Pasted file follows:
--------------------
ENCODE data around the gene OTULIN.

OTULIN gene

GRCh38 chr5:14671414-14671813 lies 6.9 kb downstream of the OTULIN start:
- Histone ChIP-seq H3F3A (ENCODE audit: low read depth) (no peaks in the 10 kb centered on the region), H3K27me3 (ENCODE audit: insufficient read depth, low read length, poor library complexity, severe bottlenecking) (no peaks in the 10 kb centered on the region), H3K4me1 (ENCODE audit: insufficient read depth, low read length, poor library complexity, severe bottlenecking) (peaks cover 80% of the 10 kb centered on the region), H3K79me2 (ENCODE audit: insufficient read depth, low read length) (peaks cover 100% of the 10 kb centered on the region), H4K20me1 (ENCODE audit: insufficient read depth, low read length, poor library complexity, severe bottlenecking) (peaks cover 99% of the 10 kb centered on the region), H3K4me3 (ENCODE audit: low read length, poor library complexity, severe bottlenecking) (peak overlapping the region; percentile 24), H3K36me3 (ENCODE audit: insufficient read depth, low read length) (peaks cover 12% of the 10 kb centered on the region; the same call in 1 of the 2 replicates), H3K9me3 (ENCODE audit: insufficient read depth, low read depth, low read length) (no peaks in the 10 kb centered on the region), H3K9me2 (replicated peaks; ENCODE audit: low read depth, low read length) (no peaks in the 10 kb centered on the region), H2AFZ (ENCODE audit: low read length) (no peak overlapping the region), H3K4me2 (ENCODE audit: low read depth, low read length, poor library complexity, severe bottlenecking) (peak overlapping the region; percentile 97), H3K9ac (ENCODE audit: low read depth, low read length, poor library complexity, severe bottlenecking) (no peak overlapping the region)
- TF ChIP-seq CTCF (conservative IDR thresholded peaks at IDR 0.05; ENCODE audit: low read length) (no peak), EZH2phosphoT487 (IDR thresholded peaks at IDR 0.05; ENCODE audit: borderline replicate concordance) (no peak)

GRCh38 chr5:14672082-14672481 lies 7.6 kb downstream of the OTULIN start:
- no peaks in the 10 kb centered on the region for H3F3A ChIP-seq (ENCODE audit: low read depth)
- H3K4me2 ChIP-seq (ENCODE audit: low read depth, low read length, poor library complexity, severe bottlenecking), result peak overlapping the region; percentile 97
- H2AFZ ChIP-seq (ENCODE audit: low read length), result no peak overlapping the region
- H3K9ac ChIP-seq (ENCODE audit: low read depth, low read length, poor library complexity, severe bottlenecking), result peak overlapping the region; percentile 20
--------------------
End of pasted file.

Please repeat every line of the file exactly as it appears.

ENCODE data around the gene OTULIN.

OTULIN gene

GRCh38 chr5:14671414-14671813 lies 6.9 kb downstream of the OTULIN start:
- Histone ChIP-seq H3F3A (ENCODE audit: low read depth) (no peaks in the 10 kb centered on the region), H3K27me3 (ENCODE audit: insufficient read depth, low read length, poor library complexity, severe bottlenecking) (no peaks in the 10 kb centered on the region), H3K4me1 (ENCODE audit: insufficient read depth, low read length, poor library complexity, severe bottlenecking) (peaks cover 80% of the 10 kb centered on the region), H3K79me2 (ENCODE audit: insufficient read depth, low read length) (peaks cover 100% of the 10 kb centered on the region), H4K20me1 (ENCODE audit: insufficient read depth, low read length, poor library complexity, severe bottlenecking) (peaks cover 99% of the 10 kb centered on the region), H3K4me3 (ENCODE audit: low read length, poor library complexity, severe bottlenecking) (peak overlapping the region; percentile 24), H3K36me3 (ENCODE audit: insufficient read depth, low read length) (peaks cover 12% of the 10 kb centered on the region; the same call in 1 of the 2 replicates), H3K9me3 (ENCODE audit: insufficient read depth, low read depth, low read length) (no peaks in the 10 kb centered on the region), H3K9me2 (replicated peaks; ENCODE audit: low read depth, low read length) (no peaks in the 10 kb centered on the region), H2AFZ (ENCODE audit: low read length) (no peak overlapping the region), H3K4me2 (ENCODE audit: low read depth, low read length, poor library complexity, severe bottlenecking) (peak overlapping the region; percentile 97), H3K9ac (ENCODE audit: low read depth, low read length, poor library complexity, severe bottlenecking) (no peak overlapping the region)
- TF ChIP-seq CTCF (conservative IDR thresholded peaks at IDR 0.05; ENCODE audit: low read length) (no peak), EZH2phosphoT487 (IDR thresholded peaks at IDR 0.05; ENCODE audit: borderline replicate concordance) (no peak)

GRCh38 chr5:14672082-14672481 lies 7.6 kb downstream of the OTULIN start:
- no peaks in the 10 kb centered on the region for H3F3A ChIP-seq (ENCODE audit: low read depth)
- H3K4me2 ChIP-seq (ENCODE audit: low read depth, low read length, poor library complexity, severe bottlenecking), result peak overlapping the region; percentile 97
- H2AFZ ChIP-seq (ENCODE audit: low read length), result no peak overlapping the region
- H3K9ac ChIP-seq (ENCODE audit: low read depth, low read length, poor library complexity, severe bottlenecking), result peak overlapping the region; percentile 20